James Edward Williams, Appellant, v. State of Arkansas; Ashley County; Chicot County, Appellees, 927 F.2d 409 (8th Cir. 1991)Annotate this Case
Submitted Nov. 13, 1990. Decided March 6, 1991
James B. Bennett, El Dorado, Ark., for appellant.
J. Brent Standridge, Little Rock, Ark., for appellees.
Before JOHN GIBSON and BOWMAN, Circuit Judges, and HANSON,* District Judge.
HANSON, Senior District Judge.
Williams appeals the decision of the district court1 denying his petition for habeas corpus relief. We affirm.
In 1974, Williams was found guilty of first degree murder in Arkansas and sentenced to life imprisonment. He did not appeal the conviction nor file any state postconviction action. In 1989, he filed a petition for writ of habeas corpus pursuant to 28 U.S.C. section 2254.
In his petition and at an evidentiary hearing Williams contended he did not pursue any state remedies because he believed he lacked sufficient education and because he mistakenly believed an appeal was pending. United States Magistrate Beverly Stites recommended to the district court that the petition be considered procedurally barred because this was not sufficient cause under Wainwright v. Sykes, 433 U.S. 72, 97 S. Ct. 2497, 53 L. Ed. 2d 594 (1977), for failing to raise his claims in state court. The district court adopted the report and recommendation and dismissed the petition with prejudice.
Petitioner concedes that the Wainwright cause and prejudice test is applicable where the petitioner has appealed in state court but neglected to raise a particular issue in that appeal. He argues, however, the deliberate bypass approach set out in Fay v. Noia, 372 U.S. 391, 83 S. Ct. 822, 9 L. Ed. 2d 837 (1963), should be used when considering procedural default where the petitioner has failed to file any appeal or postconviction action.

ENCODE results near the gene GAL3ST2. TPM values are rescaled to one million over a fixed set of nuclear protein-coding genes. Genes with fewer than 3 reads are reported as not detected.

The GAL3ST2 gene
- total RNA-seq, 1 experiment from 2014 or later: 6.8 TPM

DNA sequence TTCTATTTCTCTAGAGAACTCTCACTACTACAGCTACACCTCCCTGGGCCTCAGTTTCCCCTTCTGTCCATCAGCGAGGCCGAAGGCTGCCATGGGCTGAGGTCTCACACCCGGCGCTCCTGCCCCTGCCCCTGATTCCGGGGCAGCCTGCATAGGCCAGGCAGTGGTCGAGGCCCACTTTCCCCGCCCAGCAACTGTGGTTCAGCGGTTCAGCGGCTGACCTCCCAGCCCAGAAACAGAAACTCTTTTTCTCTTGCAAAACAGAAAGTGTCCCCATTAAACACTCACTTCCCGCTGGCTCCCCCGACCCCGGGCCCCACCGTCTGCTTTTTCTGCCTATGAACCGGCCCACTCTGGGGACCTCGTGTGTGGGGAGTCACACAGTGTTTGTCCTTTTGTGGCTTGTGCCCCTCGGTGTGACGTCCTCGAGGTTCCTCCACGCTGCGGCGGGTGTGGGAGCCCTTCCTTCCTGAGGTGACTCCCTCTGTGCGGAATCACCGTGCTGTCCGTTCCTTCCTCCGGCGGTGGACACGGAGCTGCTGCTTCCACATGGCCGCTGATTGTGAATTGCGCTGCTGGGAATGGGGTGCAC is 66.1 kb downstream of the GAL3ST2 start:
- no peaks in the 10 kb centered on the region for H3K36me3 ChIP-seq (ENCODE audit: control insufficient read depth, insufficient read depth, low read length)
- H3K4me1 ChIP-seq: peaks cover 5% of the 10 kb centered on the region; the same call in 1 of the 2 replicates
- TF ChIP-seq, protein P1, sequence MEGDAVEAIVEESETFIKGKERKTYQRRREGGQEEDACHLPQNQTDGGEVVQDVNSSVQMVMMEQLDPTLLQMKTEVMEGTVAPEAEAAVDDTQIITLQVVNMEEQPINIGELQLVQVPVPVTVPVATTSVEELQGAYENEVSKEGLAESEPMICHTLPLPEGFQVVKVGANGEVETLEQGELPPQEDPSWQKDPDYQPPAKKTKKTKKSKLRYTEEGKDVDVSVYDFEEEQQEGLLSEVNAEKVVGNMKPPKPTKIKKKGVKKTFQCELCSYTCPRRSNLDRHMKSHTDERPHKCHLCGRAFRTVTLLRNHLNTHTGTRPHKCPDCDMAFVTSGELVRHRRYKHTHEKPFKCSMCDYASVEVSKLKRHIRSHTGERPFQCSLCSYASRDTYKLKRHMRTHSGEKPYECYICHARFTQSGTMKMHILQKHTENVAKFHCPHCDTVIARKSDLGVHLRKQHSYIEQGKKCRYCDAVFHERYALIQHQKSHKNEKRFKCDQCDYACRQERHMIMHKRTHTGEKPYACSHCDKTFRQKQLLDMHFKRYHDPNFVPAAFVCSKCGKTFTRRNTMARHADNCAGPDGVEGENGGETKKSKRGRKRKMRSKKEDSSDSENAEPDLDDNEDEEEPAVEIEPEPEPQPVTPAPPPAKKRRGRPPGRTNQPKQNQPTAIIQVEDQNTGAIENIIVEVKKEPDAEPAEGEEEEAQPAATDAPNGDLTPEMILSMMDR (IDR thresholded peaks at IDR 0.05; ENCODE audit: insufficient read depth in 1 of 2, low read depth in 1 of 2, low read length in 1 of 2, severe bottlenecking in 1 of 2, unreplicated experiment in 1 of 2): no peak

While Wainwright did not overrule Fay, the application of the deliberate bypass standard after Wainwright is limited to those situations where the procedural default alleged involves a decision not typically entrusted to counsel. See Murray v. Carrier, 477 U.S. 478, 492, 106 S. Ct. 2639, 2647, 91 L. Ed. 2d 397 (1986). In the Eighth Circuit "the trend [is] toward wider application of the Wainwright cause and prejudice test." Vasquez v. Lockhart, 867 F.2d 1056, 1058 (8th Cir. 1988). This court has applied the cause and prejudice test to a Sec. 2254 petitioner who had filed neither a direct appeal nor an application for state postconviction relief.2 Ellis v. Lockhart, 875 F.2d 200 (8th Cir. 1989).
This case is procedurally indistinguishable from Ellis. As in Ellis, Williams failed to pursue any state remedies before bringing his habeas petition. Thus, it was appropriate for the district court to apply the cause and prejudice standard in this case.
Petitioner argues in the alternative that if Fay does not govern this case then the district court erred in its application of Wainwright. In Smittie v. Lockhart, 843 F.2d 295 (8th Cir. 1988), we held a petitioner's "pro se status and educational background are not sufficient cause for failing to pursue state-court remedies." Id. at 298. These are precisely the same reasons Williams advances here. The district court correctly found no cause for petitioner's procedural default.
Accordingly, we affirm.
The HONORABLE WILLIAM C. HANSON, Senior Judge, United States District Court for the Northern and Southern Districts of Iowa, sitting by designation
The Honorable Oren Harris, Senior United States District Judge for the Western District of Arkansas
This circuit distinguishes between Sec. 2254 and Sec. 2255 petitioners. See Cheek v. United States, 858 F.2d 1330, 1335 n. 7 (8th Cir. 1988) ("this Court has continued to apply [deliberate bypass] where a Sec. 2255 petitioner has declined to directly appeal.")